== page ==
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Learning About Data Visualization

Even though there is an art to visualization design, it stands to reason that this is a skill that can be taught / learned. I remember going to campus visits with my daughter, and hearing about a textbook considered to be a timeless classic – teaching students how to draw. What a concept – I guess I had always imagined an innate, magic ability (that I, of course, never had).

Then again, musicians start learning to read and write music and play chords, and engineers learn physics, materials, and how to manipulate CAD environments – so why not training on data visualizations?

Thankfully, there is a ready supply of introductory material and examples on the web, with links to more advanced stuff. Let’s start with some design concepts (we’ll do specific tools and techniques later …) Note, of course, that this is just a small selection of interesting stuff I’ve read over the past few months.

Fundamentals First

If you like your training in small bites, Mathias Shapiro uses the Pecha Kucha technique to lay out the basic principles. It’s a nice ice breaker – the fast-paced style glosses over things a bit (and mispels a word or two), but you get the general concepts.


Over on Flowing Data, Nathan Yau has a pretty nice write up on getting to know and understand the fundamentals of graphical perception. It’s a summary of a 1984 article from the Journal of the American Statistical Association; if Nathan’s points (as it were) on how people decode visual clues pique your interest, try diving into the entire article.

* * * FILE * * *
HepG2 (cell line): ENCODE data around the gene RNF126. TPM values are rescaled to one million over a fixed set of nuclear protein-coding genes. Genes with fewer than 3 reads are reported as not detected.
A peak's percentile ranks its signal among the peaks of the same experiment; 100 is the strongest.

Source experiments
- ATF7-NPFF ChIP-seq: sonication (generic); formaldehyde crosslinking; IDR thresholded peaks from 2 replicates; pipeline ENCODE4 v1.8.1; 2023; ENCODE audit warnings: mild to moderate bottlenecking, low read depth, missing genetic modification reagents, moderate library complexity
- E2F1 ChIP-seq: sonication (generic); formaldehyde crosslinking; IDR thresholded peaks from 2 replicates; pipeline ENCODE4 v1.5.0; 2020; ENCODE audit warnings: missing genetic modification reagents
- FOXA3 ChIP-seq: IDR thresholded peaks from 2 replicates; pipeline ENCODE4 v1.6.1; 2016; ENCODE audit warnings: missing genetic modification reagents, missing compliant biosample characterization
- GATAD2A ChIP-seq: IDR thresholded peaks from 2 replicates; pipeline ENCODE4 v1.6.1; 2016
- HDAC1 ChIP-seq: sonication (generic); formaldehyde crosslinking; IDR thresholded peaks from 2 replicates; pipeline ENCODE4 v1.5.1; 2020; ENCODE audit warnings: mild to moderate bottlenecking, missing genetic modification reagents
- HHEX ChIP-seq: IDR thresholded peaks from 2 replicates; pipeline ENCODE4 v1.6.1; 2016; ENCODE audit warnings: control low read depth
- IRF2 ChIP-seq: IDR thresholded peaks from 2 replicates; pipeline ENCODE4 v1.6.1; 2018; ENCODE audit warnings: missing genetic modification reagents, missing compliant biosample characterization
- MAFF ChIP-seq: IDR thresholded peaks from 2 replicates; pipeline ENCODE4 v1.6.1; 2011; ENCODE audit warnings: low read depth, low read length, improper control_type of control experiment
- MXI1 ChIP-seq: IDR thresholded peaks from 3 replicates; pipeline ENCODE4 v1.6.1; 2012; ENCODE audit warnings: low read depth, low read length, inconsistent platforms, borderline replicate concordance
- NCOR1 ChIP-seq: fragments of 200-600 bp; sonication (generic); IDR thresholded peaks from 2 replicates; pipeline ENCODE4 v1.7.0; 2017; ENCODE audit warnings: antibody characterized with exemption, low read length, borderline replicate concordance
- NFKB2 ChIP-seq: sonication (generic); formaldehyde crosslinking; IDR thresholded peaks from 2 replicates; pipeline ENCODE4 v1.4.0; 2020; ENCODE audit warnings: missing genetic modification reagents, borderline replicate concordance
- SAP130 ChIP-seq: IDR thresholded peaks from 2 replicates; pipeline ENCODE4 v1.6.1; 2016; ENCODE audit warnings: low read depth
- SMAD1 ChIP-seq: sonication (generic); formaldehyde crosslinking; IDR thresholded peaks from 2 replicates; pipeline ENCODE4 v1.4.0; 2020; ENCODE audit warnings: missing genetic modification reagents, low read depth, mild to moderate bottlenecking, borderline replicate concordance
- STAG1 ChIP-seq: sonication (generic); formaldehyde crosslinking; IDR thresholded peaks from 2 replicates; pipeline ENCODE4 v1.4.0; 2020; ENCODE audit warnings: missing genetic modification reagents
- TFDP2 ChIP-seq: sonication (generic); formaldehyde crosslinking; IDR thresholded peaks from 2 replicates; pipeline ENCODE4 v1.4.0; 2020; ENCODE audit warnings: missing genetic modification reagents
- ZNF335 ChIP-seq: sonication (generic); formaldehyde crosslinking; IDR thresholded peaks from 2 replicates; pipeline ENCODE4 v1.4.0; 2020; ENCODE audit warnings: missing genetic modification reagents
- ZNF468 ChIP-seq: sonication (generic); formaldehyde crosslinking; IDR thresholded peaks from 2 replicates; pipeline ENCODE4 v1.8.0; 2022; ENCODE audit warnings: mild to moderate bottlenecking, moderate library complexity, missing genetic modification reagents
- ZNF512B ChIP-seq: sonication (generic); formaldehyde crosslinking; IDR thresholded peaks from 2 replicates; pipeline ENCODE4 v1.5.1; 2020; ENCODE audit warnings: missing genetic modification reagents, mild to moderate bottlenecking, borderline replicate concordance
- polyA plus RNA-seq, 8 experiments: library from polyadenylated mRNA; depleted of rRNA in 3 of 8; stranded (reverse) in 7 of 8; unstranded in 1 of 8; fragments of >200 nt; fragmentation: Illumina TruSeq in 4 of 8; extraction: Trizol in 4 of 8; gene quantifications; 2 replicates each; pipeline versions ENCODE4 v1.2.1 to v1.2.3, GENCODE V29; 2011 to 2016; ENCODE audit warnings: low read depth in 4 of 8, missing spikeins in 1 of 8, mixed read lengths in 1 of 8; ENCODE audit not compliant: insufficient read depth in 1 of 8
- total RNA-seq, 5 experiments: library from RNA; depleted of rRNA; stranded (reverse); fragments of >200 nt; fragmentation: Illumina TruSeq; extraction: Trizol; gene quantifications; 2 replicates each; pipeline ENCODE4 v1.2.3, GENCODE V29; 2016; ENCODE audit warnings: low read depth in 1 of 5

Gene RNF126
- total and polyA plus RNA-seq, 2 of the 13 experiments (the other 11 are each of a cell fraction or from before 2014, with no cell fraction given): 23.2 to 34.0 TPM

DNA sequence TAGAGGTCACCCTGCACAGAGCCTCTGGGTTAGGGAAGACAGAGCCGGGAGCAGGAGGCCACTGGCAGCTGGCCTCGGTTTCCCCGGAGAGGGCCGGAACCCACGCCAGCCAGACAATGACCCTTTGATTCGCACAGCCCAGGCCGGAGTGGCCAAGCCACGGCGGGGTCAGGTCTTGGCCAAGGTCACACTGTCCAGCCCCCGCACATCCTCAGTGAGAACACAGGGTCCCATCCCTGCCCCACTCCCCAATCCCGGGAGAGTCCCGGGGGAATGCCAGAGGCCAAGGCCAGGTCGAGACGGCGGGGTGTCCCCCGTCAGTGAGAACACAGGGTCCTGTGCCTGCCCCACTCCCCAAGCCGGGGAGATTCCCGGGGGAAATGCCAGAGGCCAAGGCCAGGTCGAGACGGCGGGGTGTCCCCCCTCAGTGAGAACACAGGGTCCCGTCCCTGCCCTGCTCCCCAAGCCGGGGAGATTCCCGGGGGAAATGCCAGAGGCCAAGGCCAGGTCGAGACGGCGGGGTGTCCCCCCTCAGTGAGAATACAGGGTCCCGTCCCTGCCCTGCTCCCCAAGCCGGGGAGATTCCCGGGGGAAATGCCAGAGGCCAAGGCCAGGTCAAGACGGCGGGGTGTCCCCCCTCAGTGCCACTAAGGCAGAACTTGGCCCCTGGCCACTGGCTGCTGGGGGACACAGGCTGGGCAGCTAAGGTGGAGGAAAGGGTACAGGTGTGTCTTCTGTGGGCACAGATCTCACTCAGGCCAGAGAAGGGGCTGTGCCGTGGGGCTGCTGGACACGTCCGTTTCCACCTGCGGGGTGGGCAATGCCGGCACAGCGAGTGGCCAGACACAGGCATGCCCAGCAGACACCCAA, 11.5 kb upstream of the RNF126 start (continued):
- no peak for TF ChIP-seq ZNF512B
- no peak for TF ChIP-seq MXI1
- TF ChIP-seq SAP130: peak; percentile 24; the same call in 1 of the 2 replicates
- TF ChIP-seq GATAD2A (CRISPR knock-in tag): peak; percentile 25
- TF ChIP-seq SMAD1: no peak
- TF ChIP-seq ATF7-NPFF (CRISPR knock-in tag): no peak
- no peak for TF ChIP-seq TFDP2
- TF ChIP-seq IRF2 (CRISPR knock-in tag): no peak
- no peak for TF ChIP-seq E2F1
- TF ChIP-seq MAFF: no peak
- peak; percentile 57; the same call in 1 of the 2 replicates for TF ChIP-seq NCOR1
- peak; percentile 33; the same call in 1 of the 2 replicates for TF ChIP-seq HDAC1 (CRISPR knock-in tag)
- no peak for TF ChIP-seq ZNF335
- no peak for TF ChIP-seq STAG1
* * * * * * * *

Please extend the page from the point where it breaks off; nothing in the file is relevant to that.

Finally – on Understanding Graphics, Connie Malamed has a nice article on 5 myths of visual communication – instructing / learning by concentrating on what not to do. Seeing things “in reverse” can be an effective learning strategy – the opposite of “I’ll know it when I see it“….

However, I do take minor exception to some elements of myth 3 and 4 – there can be value in animation. Case in point – I was always enthralled by the miracle of the sewing machine – could never imagine how that actually worked – until I saw this nifty little animation (from World Of Technology, via FFFFOUND!)

Click for the original ...

This Post Has 2 Comments

  1. Hi Jim,
    Thanks for the nod. I agree that animation is awesome for promoting understanding — IF there’s a cognitive match and IF it doesn’t fly by too quickly. The point isn’t that animation is bad, but that it’s not the magic bullet in all situation. Sorry if I mis-communicated my point in that article.

  2. Jim,

    thanks for the link and I agree, visualization would be a great way view large amounts of reasonable data. Unfortunately, if someone wanted to visualize our data currently… well… imagine a dog eating scrambled with hot salsa.

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